Australia's political games backfire

Australian trade minister Dan Tehan asked Australian businesses on Wednesday to "step up to the plate" in repairing ties with China as bilateral ties hit the lowest point in decades.

SONG CHEN/CHINA DAILY

Australian trade minister Dan Tehan asked Australian businesses on Wednesday to "step up to the plate" in repairing ties with China as bilateral ties hit the lowest point in decades.

Australian businesses have born the brunt of worsening ties. But as China remains an engine of global growth, Australia's approach to diversify its trade will not work well if it doesn't improve its relations with China.

After a seven-month investigation found that Australian winemakers were dumping their products in China, the Ministry of Commerce decided to levy duties from 116.2 percent to 218.4 percent on imported Australian wines from March 28 for the next five years.

The ministry also said Australian wines had been subsidized and sold below market value, resulting in substantial damage to China's wine industry, with the subsidy rate being between 6.3 percent and 6.4 percent. But to avoid double taxation, the ministry decided against imposing anti-subsidy tax on Australian wines.

Australian Bureau of Statistics data show a decline in beverage exports to China, which was driven by a 53 percent drop in wine exports. According to Wine Australia, Australian wine exports to the Chinese mainland reached A$1.28 billion ($976.6 million) in 2019, accounting for 44 percent of the country's total wine exports.

Experts say the share of Australian wines in the Chinese mainland market could fall further after the ministry's decision, as it had declined at least 20 percent since November when China announced the preliminary anti-dumping rate of up to 212 percent. Plus, some Chinese wine agencies have voluntarily suspended importing wine from Australia in recent months, turning to alternative sources such as Italy.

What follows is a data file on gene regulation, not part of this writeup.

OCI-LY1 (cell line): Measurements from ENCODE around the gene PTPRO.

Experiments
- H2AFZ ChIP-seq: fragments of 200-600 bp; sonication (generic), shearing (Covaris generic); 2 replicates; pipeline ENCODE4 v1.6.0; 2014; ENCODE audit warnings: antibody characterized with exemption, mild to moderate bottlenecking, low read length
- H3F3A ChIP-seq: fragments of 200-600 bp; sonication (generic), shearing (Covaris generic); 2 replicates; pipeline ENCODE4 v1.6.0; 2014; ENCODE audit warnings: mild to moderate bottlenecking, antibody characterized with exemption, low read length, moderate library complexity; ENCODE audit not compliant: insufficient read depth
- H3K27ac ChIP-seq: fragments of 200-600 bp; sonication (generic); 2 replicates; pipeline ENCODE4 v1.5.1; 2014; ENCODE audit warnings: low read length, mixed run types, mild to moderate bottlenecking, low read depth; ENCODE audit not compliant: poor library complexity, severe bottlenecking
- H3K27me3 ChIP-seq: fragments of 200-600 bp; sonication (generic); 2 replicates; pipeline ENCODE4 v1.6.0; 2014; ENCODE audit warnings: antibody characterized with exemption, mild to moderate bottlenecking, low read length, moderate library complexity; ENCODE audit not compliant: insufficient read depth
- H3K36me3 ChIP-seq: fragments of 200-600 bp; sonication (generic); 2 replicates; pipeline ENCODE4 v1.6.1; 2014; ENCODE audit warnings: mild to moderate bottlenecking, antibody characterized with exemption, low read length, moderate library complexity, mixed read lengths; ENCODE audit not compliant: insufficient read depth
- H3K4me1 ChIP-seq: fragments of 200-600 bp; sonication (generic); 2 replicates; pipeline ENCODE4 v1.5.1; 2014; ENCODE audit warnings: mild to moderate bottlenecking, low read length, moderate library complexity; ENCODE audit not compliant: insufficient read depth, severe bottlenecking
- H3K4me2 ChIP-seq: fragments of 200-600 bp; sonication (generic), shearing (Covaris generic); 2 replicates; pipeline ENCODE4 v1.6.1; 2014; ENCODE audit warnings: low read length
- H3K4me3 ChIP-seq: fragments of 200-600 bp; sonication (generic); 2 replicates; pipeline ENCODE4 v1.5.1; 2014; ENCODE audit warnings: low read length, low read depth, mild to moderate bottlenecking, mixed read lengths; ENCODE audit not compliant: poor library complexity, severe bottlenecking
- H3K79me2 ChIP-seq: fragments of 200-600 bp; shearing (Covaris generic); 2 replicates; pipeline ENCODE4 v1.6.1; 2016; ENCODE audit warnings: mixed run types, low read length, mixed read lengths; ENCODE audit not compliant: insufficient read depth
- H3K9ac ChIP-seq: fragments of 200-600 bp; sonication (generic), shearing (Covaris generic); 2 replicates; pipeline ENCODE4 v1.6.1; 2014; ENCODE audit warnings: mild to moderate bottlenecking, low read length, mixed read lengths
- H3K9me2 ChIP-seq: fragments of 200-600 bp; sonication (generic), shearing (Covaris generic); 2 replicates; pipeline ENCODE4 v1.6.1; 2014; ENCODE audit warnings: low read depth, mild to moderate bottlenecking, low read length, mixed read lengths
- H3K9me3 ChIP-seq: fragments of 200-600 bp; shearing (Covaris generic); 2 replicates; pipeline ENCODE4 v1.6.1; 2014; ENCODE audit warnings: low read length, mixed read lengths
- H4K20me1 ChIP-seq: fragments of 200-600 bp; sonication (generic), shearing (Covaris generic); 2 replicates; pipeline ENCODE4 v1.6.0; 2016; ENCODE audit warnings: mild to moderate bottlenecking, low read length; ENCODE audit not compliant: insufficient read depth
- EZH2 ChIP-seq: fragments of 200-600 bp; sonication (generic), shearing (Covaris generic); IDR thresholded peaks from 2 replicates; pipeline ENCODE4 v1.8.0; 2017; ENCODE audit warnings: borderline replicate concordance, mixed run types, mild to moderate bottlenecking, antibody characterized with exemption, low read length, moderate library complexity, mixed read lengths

Another outcome of the souring Sino-Australian relations is the 61 percent decline in Chinese investment in Australia last year-the A$1 billion investment in 2020 was the lowest in six years.

With deteriorating Sino-Australian political relations weighing on barley and timber too, Canberra needs to review its anti-Beijing policies and take concrete steps to improve bilateral ties before it is too late.

China has been at the receiving end of some Western countries' trade sanctions. Therefore, it also knows the flip side of such sanctions and the damage nationalism and xenophobia can cause to both sides. That's why China is against politicizing the issue, and the fact that it has tried to avoid using trade as a diplomatic tool is proof of that.

Australia has been blindly following the United States in targeting China. In fact, Canberra began changing its policy toward Beijing in February 2020 in response to the then Donald Trump administration's call to unite against China in the wake of the novel coronavirus pandemic. Canberra even called for an international probe into the origins of the virus, ostensibly to blame China for the pandemic. Indeed, Australia is at the forefront of the anti-China camp.

When China took tit-for-tat action, Australia accused it of hostility and abusing its "trade advantages", and described China as being a "vindictive" and "unreliable" trading partner. Some Australian politicians and experts even demanded that the country decouple its economy with China's.

Obviously, this infuriated the Chinese people, although they know Sino-US frictions and rising anti-China sentiments in Australia were acting as a catalyst in intensifying Sino-Australian disputes. Some Chinese netizens have even called for a boycott of Australian products.

Australia has politicized the issue and tried to portray itself as a victim of "China's bullying". It has also mixed trade disputes with ideology to call for the establishment of an inter-parliamentary alliance against China and accused it of human rights violations. And by hyping the "China threat" theory, it is seeking to play a bigger role in global governance.

But Australia should not ignore the root cause of the China-Australia rift, and take measures to address the problems in a professional manner.

As long as Australia remains a vanguard of the "anti-China movement" and refuses to settle the disputes through talks, Sino-Australian relations cannot return to the right track.

The author is a research fellow at the Center for East Asia Studies, Xiangtan University. The views don't necessarily reflect those of China Daily.


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